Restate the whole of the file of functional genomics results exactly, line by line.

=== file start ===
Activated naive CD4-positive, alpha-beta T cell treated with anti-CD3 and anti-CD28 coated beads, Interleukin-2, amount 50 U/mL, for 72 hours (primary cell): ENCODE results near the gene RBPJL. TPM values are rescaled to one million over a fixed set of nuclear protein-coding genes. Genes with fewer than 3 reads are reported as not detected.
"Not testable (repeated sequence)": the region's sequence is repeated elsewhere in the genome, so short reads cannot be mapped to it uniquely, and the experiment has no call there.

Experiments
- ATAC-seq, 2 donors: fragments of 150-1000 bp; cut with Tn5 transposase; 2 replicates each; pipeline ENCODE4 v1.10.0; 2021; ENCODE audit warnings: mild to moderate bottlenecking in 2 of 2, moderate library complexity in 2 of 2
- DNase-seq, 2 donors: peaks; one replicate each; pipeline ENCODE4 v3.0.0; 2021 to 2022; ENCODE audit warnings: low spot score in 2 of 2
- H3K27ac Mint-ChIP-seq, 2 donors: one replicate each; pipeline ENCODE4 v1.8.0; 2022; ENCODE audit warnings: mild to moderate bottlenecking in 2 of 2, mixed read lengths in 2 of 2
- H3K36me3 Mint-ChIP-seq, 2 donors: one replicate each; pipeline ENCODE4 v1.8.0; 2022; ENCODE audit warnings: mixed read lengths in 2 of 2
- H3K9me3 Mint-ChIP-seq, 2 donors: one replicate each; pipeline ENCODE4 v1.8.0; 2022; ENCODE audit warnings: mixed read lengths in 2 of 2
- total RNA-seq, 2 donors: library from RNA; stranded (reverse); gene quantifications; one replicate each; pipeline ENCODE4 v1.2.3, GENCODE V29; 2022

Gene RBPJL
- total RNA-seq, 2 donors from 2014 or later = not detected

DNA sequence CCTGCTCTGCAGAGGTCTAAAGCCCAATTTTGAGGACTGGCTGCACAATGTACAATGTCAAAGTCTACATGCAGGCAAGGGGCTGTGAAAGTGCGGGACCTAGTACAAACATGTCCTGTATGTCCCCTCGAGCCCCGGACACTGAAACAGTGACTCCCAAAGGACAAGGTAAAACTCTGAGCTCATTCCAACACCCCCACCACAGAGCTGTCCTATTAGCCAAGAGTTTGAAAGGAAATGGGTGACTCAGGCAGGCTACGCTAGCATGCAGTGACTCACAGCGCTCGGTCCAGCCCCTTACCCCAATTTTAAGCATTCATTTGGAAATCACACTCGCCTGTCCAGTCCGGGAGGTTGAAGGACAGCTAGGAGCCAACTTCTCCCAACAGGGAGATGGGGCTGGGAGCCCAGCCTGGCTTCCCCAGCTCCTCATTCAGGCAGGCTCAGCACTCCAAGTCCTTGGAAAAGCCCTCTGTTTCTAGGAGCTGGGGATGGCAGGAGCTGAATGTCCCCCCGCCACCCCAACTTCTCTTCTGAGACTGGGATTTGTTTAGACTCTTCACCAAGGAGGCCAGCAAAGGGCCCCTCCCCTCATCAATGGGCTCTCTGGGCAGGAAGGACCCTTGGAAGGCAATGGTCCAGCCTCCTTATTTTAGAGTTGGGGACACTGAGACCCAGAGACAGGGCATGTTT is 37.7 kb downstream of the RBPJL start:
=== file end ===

Activated naive CD4-positive, alpha-beta T cell treated with anti-CD3 and anti-CD28 coated beads, Interleukin-2, amount 50 U/mL, for 72 hours (primary cell): ENCODE results near the gene RBPJL. TPM values are rescaled to one million over a fixed set of nuclear protein-coding genes. Genes with fewer than 3 reads are reported as not detected.
"Not testable (repeated sequence)": the region's sequence is repeated elsewhere in the genome, so short reads cannot be mapped to it uniquely, and the experiment has no call there.

Experiments
- ATAC-seq, 2 donors: fragments of 150-1000 bp; cut with Tn5 transposase; 2 replicates each; pipeline ENCODE4 v1.10.0; 2021; ENCODE audit warnings: mild to moderate bottlenecking in 2 of 2, moderate library complexity in 2 of 2
- DNase-seq, 2 donors: peaks; one replicate each; pipeline ENCODE4 v3.0.0; 2021 to 2022; ENCODE audit warnings: low spot score in 2 of 2
- H3K27ac Mint-ChIP-seq, 2 donors: one replicate each; pipeline ENCODE4 v1.8.0; 2022; ENCODE audit warnings: mild to moderate bottlenecking in 2 of 2, mixed read lengths in 2 of 2
- H3K36me3 Mint-ChIP-seq, 2 donors: one replicate each; pipeline ENCODE4 v1.8.0; 2022; ENCODE audit warnings: mixed read lengths in 2 of 2
- H3K9me3 Mint-ChIP-seq, 2 donors: one replicate each; pipeline ENCODE4 v1.8.0; 2022; ENCODE audit warnings: mixed read lengths in 2 of 2
- total RNA-seq, 2 donors: library from RNA; stranded (reverse); gene quantifications; one replicate each; pipeline ENCODE4 v1.2.3, GENCODE V29; 2022

Gene RBPJL
- total RNA-seq, 2 donors from 2014 or later = not detected

DNA sequence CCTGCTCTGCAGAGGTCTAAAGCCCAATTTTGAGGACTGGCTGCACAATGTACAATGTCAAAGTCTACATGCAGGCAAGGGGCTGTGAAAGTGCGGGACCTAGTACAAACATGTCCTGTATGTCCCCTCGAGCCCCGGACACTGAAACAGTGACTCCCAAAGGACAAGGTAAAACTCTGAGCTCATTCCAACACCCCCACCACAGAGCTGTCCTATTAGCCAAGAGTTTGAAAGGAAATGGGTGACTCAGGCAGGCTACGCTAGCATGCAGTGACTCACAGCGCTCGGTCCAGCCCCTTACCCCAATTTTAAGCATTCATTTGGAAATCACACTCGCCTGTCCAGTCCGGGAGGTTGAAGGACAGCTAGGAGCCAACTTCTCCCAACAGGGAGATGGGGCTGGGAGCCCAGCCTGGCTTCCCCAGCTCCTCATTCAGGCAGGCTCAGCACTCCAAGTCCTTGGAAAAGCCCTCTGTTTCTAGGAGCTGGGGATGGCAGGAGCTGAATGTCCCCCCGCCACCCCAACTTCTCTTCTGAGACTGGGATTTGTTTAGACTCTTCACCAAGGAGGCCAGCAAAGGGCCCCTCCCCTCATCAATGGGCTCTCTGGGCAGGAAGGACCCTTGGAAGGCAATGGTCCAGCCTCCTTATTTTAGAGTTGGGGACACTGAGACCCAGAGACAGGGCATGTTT is 37.7 kb downstream of the RBPJL start: